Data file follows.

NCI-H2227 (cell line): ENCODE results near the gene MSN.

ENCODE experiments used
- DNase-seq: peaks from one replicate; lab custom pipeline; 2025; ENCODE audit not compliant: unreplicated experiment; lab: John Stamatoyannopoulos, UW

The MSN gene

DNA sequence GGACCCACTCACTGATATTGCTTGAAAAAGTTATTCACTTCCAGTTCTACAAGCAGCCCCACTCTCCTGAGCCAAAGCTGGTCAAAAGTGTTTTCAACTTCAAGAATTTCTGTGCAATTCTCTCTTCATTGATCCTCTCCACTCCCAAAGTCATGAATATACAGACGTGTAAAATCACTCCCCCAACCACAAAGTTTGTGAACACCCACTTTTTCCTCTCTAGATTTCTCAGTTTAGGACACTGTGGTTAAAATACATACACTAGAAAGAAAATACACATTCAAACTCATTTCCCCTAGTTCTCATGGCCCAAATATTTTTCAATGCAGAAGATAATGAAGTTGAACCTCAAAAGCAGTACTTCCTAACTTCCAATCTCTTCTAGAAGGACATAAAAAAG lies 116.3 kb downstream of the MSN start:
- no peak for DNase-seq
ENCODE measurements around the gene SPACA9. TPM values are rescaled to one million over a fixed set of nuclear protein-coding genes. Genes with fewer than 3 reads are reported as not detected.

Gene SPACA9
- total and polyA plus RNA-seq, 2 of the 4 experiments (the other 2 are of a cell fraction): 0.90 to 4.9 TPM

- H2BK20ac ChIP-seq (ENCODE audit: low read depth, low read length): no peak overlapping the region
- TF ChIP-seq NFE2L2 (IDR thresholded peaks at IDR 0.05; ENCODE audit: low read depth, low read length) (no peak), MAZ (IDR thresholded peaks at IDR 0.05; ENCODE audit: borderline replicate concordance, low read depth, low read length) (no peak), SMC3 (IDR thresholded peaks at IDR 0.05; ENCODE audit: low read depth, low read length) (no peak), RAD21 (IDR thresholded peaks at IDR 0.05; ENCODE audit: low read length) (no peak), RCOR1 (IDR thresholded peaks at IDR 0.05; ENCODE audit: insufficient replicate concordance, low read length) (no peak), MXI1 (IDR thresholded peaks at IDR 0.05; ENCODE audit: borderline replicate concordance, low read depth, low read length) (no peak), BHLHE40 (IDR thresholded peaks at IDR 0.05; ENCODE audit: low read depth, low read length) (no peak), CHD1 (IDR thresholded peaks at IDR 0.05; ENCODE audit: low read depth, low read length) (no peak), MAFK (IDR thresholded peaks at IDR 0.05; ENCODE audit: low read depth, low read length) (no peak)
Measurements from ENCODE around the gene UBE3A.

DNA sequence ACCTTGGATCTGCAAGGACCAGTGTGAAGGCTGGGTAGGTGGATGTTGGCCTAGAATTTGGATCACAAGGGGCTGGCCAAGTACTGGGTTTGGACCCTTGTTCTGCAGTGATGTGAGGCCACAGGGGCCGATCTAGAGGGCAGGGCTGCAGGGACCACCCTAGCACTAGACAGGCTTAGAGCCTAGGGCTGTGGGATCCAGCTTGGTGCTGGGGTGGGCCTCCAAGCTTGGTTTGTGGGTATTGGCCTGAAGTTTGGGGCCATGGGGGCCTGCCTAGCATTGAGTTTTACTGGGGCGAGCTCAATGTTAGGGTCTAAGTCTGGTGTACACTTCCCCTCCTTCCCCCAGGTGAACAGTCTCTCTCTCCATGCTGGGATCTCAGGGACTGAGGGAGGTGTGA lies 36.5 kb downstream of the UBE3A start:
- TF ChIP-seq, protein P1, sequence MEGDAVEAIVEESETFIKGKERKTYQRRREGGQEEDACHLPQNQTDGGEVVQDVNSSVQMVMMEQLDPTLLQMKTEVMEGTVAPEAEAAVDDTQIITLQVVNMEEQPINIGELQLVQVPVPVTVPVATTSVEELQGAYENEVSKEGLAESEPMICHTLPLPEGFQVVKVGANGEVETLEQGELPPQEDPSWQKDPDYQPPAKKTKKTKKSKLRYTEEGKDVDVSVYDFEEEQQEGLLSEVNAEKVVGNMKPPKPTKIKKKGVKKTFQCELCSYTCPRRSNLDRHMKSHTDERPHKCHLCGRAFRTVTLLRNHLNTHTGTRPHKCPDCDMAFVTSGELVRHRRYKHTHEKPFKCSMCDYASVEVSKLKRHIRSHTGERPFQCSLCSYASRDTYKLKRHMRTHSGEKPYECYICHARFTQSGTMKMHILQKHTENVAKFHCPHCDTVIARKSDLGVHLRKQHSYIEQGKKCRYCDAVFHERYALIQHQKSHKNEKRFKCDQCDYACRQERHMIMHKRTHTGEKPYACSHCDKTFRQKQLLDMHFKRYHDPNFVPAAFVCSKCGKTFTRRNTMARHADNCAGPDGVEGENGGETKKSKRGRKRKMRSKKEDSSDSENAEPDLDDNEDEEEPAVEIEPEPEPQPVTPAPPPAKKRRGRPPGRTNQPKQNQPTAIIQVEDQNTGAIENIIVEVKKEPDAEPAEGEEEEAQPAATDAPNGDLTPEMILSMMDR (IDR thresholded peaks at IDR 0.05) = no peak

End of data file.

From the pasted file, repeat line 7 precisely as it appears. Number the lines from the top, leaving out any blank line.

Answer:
ENCODE measurements around the gene SPACA9. TPM values are rescaled to one million over a fixed set of nuclear protein-coding genes. Genes with fewer than 3 reads are reported as not detected.